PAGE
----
2011.07.18: July 18, 2011: Lauri Kubuitsile's short story, ‘In the Spirit of McPhineas Lata' was shortlisted for the 2011 Caine Prize, bringing to new height a writing career forged doggedly for the last seven years from Mahalapye, a town north of Gaborone, Botwana's capital

Peace Corps Online: Directory: Botswana: Peace Corps Botswana : Peace Corps Botswana: Newest Stories: 2011.07.18: July 18, 2011: Lauri Kubuitsile's short story, ‘In the Spirit of McPhineas Lata' was shortlisted for the 2011 Caine Prize, bringing to new height a writing career forged doggedly for the last seven years from Mahalapye, a town north of Gaborone, Botwana's capital

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Lauri Kubuitsile's short story, ‘In the Spirit of McPhineas Lata' was shortlisted for the 2011 Caine Prize, bringing to new height a writing career forged doggedly for the last seven years from Mahalapye, a town north of Gaborone, Botwana's capital

Lauri Kubuitsile's short story, ‘In the Spirit of McPhineas Lata' was shortlisted for the 2011 Caine Prize, bringing to new height a writing career forged doggedly for the last seven years from Mahalapye, a town north of Gaborone, Botwana's capital

Kubuitsile is a naturalised Motswana. American-born, she came to Botwana with the Peace Corps in 1989, married a local man and the rest, as they say, is African writing. "In America, there were all these boxes that I didn't want to fit inside. Yet there was a part of me that was angry that I couldn't fit into the box," she says of her inner struggles in the United States. "I moved to Botswana as a Science Teacher and met my husband. We decided to stay in Botswana. I was born in America but I don't think I could ever have become a writer if I lived in America my whole life. It was only in Botswana that I found silence."

Lauri Kubuitsile's short story, ‘In the Spirit of McPhineas Lata' was shortlisted for the 2011 Caine Prize, bringing to new height a writing career forged doggedly for the last seven years from Mahalapye, a town north of Gaborone, Botwana's capital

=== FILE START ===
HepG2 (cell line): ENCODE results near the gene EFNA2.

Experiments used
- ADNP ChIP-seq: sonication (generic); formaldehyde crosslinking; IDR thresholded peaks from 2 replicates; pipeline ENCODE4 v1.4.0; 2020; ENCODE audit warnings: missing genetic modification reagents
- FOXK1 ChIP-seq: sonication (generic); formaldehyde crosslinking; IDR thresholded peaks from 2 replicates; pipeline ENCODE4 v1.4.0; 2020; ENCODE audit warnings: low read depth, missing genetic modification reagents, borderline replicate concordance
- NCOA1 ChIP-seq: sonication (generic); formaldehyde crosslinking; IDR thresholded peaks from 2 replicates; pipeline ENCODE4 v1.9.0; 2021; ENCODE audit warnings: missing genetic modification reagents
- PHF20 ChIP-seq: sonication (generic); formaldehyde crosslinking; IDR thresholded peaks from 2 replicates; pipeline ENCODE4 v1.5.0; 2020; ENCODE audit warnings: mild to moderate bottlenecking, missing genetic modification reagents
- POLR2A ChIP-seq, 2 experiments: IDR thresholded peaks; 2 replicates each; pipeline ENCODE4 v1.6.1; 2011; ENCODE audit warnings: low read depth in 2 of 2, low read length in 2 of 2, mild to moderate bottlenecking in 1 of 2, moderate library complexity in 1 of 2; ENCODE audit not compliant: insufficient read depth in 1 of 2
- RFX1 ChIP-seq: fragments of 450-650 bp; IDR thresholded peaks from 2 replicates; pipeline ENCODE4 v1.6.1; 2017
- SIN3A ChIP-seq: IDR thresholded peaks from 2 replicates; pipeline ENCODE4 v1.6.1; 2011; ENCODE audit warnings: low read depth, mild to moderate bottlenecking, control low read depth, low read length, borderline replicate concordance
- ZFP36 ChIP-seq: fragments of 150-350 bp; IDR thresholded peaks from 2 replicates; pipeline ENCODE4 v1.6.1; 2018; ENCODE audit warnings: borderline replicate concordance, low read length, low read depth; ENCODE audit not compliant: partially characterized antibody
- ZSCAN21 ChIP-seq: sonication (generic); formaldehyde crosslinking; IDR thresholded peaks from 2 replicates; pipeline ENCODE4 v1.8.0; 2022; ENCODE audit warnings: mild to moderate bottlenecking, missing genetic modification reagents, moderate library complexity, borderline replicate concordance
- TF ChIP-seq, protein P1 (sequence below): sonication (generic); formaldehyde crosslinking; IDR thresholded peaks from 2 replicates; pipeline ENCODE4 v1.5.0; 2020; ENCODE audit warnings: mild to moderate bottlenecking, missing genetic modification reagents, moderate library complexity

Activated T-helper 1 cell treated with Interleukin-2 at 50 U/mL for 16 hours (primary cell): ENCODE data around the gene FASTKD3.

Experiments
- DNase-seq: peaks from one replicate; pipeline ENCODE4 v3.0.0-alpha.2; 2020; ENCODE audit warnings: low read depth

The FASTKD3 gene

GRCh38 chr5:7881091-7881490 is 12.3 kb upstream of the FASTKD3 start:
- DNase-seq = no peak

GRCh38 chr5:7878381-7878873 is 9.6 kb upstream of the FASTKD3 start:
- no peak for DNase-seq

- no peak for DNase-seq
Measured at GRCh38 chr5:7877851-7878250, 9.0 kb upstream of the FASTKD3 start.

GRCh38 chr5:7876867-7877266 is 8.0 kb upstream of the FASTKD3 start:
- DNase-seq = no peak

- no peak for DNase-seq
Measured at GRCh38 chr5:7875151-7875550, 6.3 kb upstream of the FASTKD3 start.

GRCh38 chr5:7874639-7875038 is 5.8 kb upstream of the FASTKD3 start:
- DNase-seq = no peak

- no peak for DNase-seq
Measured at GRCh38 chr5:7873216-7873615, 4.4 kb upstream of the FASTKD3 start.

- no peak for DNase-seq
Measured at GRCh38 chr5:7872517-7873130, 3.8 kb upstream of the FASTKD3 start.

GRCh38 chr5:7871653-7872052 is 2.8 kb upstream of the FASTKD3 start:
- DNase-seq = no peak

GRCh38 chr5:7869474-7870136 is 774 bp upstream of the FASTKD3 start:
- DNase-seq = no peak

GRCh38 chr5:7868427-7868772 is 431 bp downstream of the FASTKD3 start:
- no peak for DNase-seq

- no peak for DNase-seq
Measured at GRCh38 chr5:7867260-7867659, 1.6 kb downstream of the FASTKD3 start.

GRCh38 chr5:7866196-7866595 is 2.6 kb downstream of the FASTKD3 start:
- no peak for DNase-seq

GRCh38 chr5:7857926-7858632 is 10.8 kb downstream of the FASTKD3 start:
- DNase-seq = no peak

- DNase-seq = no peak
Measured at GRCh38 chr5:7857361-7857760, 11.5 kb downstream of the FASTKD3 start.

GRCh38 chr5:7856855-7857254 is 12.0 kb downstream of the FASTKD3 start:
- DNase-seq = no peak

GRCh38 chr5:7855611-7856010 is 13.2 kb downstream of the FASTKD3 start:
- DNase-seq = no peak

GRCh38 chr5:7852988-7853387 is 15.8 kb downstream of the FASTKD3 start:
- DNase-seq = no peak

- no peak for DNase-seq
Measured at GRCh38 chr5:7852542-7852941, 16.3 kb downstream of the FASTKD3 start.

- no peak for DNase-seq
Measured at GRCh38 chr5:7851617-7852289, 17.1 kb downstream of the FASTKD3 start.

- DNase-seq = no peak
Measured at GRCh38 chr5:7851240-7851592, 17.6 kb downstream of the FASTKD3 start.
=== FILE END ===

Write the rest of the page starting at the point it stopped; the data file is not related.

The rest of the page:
Lauri Kubuitsile: ready for the big time

By Molara Wood

July 18, 2011 10:16AM
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Lauri Kubuitsile's short story, ‘In the Spirit of McPhineas Lata' was shortlisted for the 2011 Caine Prize, bringing to new height a writing career forged doggedly for the last seven years from Mahalapye, a town north of Gaborone, Botwana's capital.

The story is set in Nokanyana, a village "named after a small river that no one had yet been able to discover," where a legendary lothario, McPhineas Lata has just died, leaving married couples in a tizzy, as hapless husbands plot to win back the attention of unfaithful wives. Kubuitsile had written the piece for ‘The Bed Book of Short Stories', an anthology published in 2010 by Modjaji Books. The premise of the story stemmed from the idea of sex therapists encouraging couples to fantasise in order to keep the love fires burning. "I said to myself: if people are happy, then all is well," a point she tries to prove in the McPhineas story. To achieve this, it was important to get into the male psyche in the narrative. "The men - how would men approach the problem of how to satisfy a woman? They would be deductive, rational," Kubuitsile offers.

The writer was not sure of the story's chances when it was entered for the Caine. "I told [the publisher], this story has no chance. It's a bit of an oddball," she recalls. "Humour can sometimes be undermined - they think literary fiction has to be serious."

The ‘oddball' made the grade nonetheless, selected for the top five from 126 stories entered into this year's award from 17 African countries. "It's a big shock. It's also a big honour. It's most African writers dreams to win the Caine Prize because it's a big deal, although I'm trying not to see it that way," she says.

Being shortlisted is recognition enough in itself, the Motswana writer insists. She takes the time to set out the correct identifiers for people from Botswana, sometimes erroneously referred to outside Southern Africa as ‘Botswanan'. There is no such thing: it is ‘Motswana' for an individual; ‘Batswana' for a collective and ‘Setswana' for the language and culture.

Born in the USA

Kubuitsile is a naturalised Motswana. American-born, she came to Botwana with the Peace Corps in 1989, married a local man and the rest, as they say, is African writing. "In America, there were all these boxes that I didn't want to fit inside. Yet there was a part of me that was angry that I couldn't fit into the box," she says of her inner struggles in the United States. "I moved to Botswana as a Science Teacher and met my husband. We decided to stay in Botswana. I was born in America but I don't think I could ever have become a writer if I lived in America my whole life. It was only in Botswana that I found silence."